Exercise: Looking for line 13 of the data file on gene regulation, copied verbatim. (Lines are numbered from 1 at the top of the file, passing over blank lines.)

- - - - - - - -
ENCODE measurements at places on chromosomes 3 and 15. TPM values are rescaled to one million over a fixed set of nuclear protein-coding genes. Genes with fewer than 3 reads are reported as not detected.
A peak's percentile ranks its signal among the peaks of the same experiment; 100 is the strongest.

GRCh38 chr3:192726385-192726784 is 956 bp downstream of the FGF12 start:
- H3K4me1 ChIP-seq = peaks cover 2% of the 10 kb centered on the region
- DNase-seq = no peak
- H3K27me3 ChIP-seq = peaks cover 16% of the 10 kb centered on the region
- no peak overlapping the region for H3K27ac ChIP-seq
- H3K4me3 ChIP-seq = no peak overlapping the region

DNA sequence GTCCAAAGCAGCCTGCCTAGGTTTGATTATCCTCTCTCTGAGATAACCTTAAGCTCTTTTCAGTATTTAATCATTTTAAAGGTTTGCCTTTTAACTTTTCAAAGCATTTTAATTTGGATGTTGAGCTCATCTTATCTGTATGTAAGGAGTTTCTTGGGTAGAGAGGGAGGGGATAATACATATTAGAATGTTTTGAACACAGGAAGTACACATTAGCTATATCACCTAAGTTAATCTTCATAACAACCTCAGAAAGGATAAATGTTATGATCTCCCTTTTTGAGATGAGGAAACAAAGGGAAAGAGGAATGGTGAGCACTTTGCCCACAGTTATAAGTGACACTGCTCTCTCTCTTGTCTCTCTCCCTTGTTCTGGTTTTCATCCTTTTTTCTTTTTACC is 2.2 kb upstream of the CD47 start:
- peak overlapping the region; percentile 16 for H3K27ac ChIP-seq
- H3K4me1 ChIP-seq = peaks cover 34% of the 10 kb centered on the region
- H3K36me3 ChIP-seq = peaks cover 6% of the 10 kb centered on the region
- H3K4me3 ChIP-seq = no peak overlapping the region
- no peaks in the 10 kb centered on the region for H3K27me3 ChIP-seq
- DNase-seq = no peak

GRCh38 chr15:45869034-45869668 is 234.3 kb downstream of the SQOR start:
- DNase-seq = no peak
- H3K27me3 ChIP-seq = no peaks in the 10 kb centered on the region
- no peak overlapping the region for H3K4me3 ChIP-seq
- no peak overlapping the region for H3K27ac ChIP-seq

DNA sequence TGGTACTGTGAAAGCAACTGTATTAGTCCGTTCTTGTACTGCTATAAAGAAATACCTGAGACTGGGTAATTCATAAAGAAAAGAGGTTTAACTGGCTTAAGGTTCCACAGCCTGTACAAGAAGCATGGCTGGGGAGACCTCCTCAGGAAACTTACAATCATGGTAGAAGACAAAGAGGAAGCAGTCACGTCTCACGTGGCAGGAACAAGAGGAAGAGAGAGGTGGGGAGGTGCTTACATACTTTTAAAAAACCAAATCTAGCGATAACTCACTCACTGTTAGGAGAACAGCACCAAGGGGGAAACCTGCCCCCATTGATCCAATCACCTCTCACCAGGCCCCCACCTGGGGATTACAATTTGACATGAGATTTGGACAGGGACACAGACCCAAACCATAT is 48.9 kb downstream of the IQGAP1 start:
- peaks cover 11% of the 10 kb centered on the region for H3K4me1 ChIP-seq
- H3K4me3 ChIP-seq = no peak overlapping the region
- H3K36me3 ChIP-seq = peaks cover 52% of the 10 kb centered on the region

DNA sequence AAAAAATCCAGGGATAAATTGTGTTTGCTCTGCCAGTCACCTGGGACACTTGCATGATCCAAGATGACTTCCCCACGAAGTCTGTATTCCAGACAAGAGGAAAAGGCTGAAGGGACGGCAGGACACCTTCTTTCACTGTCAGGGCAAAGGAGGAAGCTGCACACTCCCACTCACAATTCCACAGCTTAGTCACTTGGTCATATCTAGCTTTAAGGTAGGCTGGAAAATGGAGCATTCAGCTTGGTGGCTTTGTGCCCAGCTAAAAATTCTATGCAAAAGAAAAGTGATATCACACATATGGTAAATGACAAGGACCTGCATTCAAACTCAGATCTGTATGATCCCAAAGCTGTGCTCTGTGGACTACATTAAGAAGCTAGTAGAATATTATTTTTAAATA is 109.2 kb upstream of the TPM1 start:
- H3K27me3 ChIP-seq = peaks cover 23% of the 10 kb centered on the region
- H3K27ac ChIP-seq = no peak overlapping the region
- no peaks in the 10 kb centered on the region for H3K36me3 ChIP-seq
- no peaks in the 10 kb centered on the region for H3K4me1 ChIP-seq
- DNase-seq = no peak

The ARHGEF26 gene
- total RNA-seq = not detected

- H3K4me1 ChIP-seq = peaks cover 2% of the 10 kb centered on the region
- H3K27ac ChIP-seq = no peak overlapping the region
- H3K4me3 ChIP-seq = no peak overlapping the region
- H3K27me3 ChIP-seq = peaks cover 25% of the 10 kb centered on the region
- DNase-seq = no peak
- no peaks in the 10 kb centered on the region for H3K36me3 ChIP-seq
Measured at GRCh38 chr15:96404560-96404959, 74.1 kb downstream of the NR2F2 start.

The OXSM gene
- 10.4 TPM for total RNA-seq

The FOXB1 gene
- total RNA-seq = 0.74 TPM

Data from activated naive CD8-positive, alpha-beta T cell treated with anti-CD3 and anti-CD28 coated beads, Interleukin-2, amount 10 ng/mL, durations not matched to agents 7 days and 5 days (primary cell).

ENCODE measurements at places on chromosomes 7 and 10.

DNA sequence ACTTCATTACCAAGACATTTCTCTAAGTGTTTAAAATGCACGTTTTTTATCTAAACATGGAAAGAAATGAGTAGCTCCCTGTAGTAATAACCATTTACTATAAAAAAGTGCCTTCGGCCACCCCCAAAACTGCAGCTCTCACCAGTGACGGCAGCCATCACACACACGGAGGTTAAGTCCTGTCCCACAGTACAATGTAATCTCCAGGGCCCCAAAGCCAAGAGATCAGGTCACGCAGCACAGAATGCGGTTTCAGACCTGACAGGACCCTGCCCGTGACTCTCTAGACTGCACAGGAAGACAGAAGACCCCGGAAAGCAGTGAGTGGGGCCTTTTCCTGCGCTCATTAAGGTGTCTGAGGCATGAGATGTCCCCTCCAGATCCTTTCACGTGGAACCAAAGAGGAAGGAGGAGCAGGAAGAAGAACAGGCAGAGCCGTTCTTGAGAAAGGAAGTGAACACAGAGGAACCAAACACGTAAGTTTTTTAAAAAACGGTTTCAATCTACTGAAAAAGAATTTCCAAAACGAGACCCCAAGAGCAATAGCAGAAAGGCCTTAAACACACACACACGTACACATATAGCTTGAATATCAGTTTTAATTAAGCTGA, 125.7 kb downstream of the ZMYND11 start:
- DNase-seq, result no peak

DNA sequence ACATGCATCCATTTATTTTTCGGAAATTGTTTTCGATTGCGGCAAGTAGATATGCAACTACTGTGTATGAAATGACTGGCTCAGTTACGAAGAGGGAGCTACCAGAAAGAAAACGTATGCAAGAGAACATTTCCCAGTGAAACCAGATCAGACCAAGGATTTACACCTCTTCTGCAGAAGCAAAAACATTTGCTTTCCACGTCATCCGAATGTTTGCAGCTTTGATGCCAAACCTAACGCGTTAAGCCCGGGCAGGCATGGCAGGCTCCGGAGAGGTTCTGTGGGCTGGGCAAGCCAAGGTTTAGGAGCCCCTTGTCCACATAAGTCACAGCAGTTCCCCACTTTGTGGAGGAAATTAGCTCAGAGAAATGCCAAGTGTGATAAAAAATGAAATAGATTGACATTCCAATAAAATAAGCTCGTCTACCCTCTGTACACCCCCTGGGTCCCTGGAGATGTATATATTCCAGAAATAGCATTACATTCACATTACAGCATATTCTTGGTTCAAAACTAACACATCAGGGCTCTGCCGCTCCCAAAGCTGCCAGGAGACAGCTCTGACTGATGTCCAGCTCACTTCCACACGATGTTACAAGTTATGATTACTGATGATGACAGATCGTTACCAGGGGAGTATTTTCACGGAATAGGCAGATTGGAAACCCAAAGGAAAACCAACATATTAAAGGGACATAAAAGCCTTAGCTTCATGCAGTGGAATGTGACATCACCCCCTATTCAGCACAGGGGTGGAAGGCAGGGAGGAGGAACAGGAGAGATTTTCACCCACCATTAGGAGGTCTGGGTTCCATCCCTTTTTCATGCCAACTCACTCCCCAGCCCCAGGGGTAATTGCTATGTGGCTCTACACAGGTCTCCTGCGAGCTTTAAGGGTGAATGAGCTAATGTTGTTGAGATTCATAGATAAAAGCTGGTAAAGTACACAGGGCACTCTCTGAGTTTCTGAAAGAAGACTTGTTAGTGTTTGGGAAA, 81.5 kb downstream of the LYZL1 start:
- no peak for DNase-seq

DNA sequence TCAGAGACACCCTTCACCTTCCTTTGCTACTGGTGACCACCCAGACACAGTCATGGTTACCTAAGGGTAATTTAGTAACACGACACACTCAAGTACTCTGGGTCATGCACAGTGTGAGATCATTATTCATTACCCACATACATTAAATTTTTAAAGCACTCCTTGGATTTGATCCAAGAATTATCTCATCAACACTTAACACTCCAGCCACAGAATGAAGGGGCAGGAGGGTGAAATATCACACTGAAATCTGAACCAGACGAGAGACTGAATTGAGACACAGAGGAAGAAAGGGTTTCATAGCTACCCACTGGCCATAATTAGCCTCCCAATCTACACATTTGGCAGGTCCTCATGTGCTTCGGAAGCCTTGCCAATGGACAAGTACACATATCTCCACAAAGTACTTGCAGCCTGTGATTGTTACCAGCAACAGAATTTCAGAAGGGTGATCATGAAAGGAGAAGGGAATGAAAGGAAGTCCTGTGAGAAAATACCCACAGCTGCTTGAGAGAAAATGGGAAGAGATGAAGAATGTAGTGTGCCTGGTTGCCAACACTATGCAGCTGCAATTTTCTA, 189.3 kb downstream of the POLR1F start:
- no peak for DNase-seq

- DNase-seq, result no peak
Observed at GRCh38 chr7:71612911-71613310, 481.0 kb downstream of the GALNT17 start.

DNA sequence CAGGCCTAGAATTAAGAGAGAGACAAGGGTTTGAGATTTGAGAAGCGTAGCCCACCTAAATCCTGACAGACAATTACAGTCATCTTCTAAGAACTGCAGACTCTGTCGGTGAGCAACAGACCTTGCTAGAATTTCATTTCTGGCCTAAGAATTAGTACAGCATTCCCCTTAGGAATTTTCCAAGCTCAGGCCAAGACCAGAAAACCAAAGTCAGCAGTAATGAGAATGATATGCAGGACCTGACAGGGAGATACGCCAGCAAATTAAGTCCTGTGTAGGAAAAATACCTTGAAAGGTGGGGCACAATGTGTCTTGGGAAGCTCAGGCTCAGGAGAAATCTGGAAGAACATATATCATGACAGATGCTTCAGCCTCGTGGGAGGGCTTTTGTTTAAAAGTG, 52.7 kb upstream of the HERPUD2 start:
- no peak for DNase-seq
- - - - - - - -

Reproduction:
- H3K4me3 ChIP-seq = no peak overlapping the region